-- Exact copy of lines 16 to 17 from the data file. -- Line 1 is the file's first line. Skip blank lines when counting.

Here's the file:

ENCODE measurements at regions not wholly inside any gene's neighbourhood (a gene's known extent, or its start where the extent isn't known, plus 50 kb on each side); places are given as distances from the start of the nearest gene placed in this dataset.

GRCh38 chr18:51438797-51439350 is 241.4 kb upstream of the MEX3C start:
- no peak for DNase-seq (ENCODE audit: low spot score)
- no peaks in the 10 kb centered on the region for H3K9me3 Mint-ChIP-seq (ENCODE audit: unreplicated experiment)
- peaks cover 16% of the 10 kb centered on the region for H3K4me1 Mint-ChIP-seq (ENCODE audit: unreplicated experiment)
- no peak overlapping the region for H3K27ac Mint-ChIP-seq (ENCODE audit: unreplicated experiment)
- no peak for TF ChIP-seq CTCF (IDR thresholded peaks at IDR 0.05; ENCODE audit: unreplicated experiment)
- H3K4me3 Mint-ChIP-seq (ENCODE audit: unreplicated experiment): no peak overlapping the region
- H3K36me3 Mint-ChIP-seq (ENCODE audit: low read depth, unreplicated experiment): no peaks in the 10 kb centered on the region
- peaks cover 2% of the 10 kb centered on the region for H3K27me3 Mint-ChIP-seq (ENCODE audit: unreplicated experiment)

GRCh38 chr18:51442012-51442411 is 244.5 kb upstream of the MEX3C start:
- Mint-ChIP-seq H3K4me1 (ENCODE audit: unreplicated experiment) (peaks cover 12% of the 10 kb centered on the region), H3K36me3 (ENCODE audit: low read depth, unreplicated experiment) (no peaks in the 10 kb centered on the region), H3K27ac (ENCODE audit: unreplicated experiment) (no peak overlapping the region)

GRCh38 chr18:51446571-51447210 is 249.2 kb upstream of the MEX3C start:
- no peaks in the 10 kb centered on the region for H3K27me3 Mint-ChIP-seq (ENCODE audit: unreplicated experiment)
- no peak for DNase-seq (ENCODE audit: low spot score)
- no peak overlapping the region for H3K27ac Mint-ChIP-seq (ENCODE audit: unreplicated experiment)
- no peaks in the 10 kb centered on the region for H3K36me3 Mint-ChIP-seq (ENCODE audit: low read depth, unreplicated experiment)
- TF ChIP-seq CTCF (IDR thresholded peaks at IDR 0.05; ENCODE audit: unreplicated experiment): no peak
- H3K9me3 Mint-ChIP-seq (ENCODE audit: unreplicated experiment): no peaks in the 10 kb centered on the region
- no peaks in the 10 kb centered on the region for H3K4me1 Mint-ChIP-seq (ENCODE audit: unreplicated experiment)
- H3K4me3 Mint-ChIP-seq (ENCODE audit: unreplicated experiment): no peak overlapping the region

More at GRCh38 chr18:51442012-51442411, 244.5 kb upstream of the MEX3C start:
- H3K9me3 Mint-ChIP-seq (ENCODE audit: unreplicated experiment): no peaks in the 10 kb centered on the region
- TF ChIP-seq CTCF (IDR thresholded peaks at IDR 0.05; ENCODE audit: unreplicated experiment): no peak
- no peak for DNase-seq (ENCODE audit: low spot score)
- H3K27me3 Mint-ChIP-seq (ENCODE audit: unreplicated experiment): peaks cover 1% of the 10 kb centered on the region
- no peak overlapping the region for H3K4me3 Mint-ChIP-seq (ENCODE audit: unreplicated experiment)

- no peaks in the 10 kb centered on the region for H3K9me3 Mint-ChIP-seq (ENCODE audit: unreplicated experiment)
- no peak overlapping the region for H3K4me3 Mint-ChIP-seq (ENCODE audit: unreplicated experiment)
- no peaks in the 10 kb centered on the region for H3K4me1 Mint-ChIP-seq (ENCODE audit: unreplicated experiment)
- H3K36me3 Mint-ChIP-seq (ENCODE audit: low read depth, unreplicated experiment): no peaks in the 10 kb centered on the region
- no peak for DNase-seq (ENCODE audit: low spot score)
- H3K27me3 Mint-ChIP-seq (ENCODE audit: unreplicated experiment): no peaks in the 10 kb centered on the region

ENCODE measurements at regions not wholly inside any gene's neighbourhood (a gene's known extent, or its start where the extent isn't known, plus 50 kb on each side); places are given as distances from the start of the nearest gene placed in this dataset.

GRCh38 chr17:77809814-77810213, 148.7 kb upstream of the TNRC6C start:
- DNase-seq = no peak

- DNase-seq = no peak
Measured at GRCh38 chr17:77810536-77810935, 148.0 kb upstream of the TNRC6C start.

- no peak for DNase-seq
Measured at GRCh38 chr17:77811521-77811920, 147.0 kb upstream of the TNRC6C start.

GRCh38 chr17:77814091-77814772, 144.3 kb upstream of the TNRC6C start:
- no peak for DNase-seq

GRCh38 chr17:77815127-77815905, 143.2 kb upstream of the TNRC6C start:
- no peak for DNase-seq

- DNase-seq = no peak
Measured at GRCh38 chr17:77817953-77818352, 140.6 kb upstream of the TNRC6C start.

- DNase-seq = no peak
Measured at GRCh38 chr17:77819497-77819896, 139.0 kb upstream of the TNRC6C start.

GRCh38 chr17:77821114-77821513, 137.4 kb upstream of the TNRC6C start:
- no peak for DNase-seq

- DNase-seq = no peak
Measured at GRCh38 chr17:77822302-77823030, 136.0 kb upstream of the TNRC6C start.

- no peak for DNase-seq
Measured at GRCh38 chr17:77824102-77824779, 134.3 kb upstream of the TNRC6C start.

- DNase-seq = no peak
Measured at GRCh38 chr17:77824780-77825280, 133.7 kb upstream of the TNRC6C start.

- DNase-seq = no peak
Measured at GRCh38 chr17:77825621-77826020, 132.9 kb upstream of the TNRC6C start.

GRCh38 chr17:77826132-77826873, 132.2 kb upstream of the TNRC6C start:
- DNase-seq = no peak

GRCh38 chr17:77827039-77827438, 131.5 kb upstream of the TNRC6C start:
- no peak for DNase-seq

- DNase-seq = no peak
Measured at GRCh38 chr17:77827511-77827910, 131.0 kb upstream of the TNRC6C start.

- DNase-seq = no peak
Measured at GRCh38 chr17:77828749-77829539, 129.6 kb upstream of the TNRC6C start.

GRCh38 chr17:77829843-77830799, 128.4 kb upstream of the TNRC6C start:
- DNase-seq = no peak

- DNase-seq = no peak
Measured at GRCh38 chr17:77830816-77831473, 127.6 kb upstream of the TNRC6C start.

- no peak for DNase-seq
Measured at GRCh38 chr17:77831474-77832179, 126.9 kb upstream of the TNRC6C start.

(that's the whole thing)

- no peak overlapping the region for H3K27ac Mint-ChIP-seq (ENCODE audit: unreplicated experiment)
- no peaks in the 10 kb centered on the region for H3K36me3 Mint-ChIP-seq (ENCODE audit: low read depth, unreplicated experiment)